Fig. 5.

The 12-h MM5 sounding near the composite MCS initiation of temperature (solid), dewpoint (dashed), and winds (flag = 25 m s−1, full barb = 5 m s−1)

Fig. 5.

The 12-h MM5 sounding near the composite MCS initiation of temperature (solid), dewpoint (dashed), and winds (flag = 25 m s−1, full barb = 5 m s−1)

Fig. 6.

Hodograph of to-0 composite analysis near the composite MCS initiation (solid, with bold numbers indicating the height AGL) and of the MM5 solution valid at the same time and location (dashed, with numbers in italics indicating the height AGL)

Fig. 6.

Hodograph of to-0 composite analysis near the composite MCS initiation (solid, with bold numbers indicating the height AGL) and of the MM5 solution valid at the same time and location (dashed, with numbers in italics indicating the height AGL)

Fig. 7.

Horizontal distribution of the shear at 12 h on grid 2 calculated as a vector difference of the winds between the (a) 0–2.5-, (b) 0–5-, and (c) 5–10-km levels. Vectors are plotted every eight grid points with magnitudes contoured every 1 m s−1. The × denotes the location of the composite MCS initiation

Fig. 7.

Horizontal distribution of the shear at 12 h on grid 2 calculated as a vector difference of the winds between the (a) 0–2.5-, (b) 0–5-, and (c) 5–10-km levels. Vectors are plotted every eight grid points with magnitudes contoured every 1 m s−1. The × denotes the location of the composite MCS initiation

c. Convective initiation

The meso-α-scale warm advection and convergence in the composite analysis is enough to trigger parameterized convection on grid 1. However, the parameterization scheme does not produce saturation on the grid-scale, in the manner described by Kain and Fritsch (1998). Therefore, the usual practice of introducing warm bubbles as a convective triggering mechanism is used for this simulation (Klemp and Wilhelmson, 1978). A series of six warm bubbles with a maximum temperature perturbation, ΔT, of +4 K are introduced on grid 3 at approximately 735 min (5 min after initialization of grid 3). The centers of the thermals are approximately 35 km apart and are centered at about 1.8 km above ground level (AGL), which are similar to those used by Skamarock et al. (1994). Horizontally, ΔT decreases exponentially to zero about 15 km from the center of the perturbation. Vertically, ΔT decreases exponentially to zero about 1.8 km above and below the center of the perturbation. As stated in Skamarock et al. (1994), although this initialization is not physical, consequences of the model's response to the instantaneous heating do not appear to significantly affect the results.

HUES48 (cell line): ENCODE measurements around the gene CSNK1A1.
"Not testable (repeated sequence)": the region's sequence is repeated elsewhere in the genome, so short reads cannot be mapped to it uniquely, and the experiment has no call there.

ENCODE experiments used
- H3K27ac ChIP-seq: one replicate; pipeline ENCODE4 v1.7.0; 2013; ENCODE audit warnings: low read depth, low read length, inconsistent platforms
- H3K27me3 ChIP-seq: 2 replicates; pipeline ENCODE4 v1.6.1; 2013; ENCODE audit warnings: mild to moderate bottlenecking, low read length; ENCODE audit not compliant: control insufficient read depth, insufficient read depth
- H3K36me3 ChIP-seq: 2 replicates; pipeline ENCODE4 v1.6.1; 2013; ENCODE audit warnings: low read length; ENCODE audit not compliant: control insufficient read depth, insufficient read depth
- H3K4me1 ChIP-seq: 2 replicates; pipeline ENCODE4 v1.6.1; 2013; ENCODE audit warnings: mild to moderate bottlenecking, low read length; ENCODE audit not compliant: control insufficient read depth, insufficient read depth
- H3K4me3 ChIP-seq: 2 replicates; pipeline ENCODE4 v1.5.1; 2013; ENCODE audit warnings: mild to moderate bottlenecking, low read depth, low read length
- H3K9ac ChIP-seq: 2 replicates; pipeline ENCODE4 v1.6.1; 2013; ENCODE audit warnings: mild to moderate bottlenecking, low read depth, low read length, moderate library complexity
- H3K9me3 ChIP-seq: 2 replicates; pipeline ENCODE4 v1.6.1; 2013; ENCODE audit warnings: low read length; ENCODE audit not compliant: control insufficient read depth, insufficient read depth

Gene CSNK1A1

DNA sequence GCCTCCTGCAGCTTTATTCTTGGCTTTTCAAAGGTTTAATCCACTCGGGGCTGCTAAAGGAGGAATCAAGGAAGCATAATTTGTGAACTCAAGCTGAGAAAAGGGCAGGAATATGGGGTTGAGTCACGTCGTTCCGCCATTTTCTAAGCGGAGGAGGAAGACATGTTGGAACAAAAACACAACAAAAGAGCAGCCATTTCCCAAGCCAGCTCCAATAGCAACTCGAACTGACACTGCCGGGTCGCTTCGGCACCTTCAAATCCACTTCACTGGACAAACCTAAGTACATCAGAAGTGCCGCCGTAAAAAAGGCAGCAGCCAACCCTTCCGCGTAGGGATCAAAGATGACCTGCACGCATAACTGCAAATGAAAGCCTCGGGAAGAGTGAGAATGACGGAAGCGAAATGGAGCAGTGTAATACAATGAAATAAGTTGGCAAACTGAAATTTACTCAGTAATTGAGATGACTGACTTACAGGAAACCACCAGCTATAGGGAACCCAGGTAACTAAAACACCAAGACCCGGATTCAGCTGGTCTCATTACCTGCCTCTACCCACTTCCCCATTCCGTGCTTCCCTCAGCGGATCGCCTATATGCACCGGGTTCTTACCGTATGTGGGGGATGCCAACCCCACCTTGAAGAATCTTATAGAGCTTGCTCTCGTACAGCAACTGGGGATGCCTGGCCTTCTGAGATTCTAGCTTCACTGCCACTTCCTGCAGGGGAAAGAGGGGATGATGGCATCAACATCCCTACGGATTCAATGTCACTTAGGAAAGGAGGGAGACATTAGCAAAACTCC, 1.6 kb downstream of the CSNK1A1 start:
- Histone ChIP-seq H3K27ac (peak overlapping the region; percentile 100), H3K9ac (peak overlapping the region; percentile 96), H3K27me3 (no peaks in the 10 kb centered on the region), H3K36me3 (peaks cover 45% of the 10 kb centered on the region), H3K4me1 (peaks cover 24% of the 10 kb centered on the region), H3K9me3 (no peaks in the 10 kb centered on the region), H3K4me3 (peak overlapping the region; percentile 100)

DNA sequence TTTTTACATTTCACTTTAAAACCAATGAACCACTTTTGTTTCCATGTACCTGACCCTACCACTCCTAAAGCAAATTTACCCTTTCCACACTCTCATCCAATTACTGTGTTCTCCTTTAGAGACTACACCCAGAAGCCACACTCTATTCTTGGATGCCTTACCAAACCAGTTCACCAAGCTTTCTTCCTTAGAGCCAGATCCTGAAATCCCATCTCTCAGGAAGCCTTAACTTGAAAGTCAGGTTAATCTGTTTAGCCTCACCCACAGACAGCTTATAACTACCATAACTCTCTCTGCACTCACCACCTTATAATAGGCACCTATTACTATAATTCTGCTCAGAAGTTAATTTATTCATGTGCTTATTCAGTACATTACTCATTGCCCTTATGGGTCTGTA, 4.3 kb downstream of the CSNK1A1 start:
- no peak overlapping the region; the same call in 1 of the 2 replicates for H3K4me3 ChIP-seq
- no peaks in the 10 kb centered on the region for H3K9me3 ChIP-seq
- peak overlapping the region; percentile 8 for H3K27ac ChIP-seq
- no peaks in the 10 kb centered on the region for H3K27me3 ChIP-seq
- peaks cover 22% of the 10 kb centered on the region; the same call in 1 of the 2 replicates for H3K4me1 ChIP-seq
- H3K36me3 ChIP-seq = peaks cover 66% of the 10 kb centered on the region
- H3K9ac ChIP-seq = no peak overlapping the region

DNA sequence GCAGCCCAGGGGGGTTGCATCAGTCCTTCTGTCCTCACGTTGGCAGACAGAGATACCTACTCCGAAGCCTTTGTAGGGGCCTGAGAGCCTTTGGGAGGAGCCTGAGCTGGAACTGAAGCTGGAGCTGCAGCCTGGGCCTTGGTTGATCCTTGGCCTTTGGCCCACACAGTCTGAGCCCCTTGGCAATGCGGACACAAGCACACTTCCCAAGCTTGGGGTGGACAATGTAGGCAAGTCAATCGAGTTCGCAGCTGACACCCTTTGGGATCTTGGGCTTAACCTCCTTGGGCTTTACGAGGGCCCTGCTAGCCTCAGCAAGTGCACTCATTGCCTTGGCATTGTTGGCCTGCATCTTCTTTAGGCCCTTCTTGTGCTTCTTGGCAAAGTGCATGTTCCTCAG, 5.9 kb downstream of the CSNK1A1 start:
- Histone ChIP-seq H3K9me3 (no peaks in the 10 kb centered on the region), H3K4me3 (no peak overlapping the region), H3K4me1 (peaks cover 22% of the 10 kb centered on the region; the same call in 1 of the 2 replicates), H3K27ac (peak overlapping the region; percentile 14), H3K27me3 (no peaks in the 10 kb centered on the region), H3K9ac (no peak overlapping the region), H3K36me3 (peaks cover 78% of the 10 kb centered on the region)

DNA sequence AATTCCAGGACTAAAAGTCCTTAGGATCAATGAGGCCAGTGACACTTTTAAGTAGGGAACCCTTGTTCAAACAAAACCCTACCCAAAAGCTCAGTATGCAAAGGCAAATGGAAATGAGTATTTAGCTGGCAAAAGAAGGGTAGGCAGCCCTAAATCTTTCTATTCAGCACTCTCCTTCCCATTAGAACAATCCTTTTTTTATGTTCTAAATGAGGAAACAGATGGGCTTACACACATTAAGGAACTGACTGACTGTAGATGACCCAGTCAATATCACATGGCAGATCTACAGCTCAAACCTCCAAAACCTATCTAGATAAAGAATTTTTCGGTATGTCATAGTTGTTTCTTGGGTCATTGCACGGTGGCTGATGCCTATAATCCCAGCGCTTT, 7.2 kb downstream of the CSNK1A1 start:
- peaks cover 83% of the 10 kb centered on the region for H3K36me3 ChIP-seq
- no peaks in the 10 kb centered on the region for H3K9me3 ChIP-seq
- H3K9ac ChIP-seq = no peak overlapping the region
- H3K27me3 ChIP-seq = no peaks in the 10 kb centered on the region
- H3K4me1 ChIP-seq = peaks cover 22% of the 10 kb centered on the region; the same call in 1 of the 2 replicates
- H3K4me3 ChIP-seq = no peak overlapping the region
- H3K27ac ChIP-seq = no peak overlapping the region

Although the introduction of forcing from warm bubbles provides sufficient convergence and lift to develop individual convective cells, this convection is not able to become a self-propagating system. This is because of a small amount of convective inhibition (CIN) in the model's low-level environment (Fig. 8a). Munoz and Wilhelmson (1993) demonstrate the difficulty in sustaining grid-resolved convection that is initiated in a capped environment. However, they also demonstrate that modeled convection can move into a capped environment and sustain itself if it first develops in an environment free of CIN. Therefore, a modification to the grid-resolved specific humidity, Δq, is introduced on grid 2 prior to the introduction of the warm bubbles on grid 3 to remove a majority of the CIN and to lower the level of free convection. This modification uses a maximum Δqqmax) of +3.5 g kg−1 that is positioned at the lowest sigma level about 50 km east of the location where the warm thermals are introduced. The value of Δq decreases exponentially to zero about 150 km to the north and south, about 250 km to the east, and about 120 km west of Δqmax. This same modification is introduced on each successive sigma level up to approximately 1.8 km AGL (the same sigma level at which the warm bubbles are centered). At the first sigma level above 1.8 km AGL, Δqmax is increased to +5 g kg−1 and decreases to zero horizontally along this sigma level in the same manner as before. However, instead of keeping this modification constant with height, this pattern decreases exponentially to zero up to approximately 3.0 km AGL. This increase in moisture above the lifting condensation level has a large influence on the ability of simulated conversion to sustain itself by reducing the entrainment of dry air and helping to preserve the positive buoyancy of the parcel (H. Brooks 2000, personal communication). Although this modification clearly alters the thermodynamic environment of the composite analysis (with a maximum CAPE increase of ∼1000 m2 s−2 as shown in Fig. 8b), its purpose is solely to allow the convection to become a self-propagating system. As is shown later, the convection moves out of the modified region and persists for several hours.